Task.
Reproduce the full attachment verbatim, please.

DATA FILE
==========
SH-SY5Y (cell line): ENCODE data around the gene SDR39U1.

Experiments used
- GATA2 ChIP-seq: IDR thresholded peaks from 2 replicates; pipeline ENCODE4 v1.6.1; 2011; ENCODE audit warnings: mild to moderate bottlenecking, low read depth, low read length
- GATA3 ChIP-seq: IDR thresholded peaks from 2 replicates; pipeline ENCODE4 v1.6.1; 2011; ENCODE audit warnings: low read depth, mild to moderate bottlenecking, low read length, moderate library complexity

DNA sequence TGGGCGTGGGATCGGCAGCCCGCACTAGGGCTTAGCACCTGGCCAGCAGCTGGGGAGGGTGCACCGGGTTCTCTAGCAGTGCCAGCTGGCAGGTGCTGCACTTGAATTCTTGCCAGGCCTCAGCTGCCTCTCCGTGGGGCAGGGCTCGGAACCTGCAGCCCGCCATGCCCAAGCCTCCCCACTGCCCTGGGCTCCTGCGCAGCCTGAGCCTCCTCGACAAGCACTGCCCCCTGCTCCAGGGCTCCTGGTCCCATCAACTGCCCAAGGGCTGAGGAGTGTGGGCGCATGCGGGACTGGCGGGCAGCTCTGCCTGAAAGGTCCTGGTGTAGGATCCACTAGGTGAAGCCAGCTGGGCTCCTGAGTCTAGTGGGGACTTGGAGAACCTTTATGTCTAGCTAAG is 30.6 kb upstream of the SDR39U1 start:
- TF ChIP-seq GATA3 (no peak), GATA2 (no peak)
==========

SH-SY5Y (cell line): ENCODE data around the gene SDR39U1.

Experiments used
- GATA2 ChIP-seq: IDR thresholded peaks from 2 replicates; pipeline ENCODE4 v1.6.1; 2011; ENCODE audit warnings: mild to moderate bottlenecking, low read depth, low read length
- GATA3 ChIP-seq: IDR thresholded peaks from 2 replicates; pipeline ENCODE4 v1.6.1; 2011; ENCODE audit warnings: low read depth, mild to moderate bottlenecking, low read length, moderate library complexity

DNA sequence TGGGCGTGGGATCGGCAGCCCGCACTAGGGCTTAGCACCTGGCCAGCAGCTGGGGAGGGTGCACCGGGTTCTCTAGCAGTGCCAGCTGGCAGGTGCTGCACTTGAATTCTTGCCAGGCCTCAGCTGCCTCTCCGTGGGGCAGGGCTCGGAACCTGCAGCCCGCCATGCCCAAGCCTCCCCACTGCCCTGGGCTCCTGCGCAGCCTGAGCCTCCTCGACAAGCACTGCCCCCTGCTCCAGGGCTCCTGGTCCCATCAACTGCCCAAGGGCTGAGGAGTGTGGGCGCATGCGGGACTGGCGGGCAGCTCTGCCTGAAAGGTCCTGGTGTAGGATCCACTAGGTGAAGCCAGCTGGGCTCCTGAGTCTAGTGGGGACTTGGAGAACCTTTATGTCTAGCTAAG is 30.6 kb upstream of the SDR39U1 start:
- TF ChIP-seq GATA3 (no peak), GATA2 (no peak)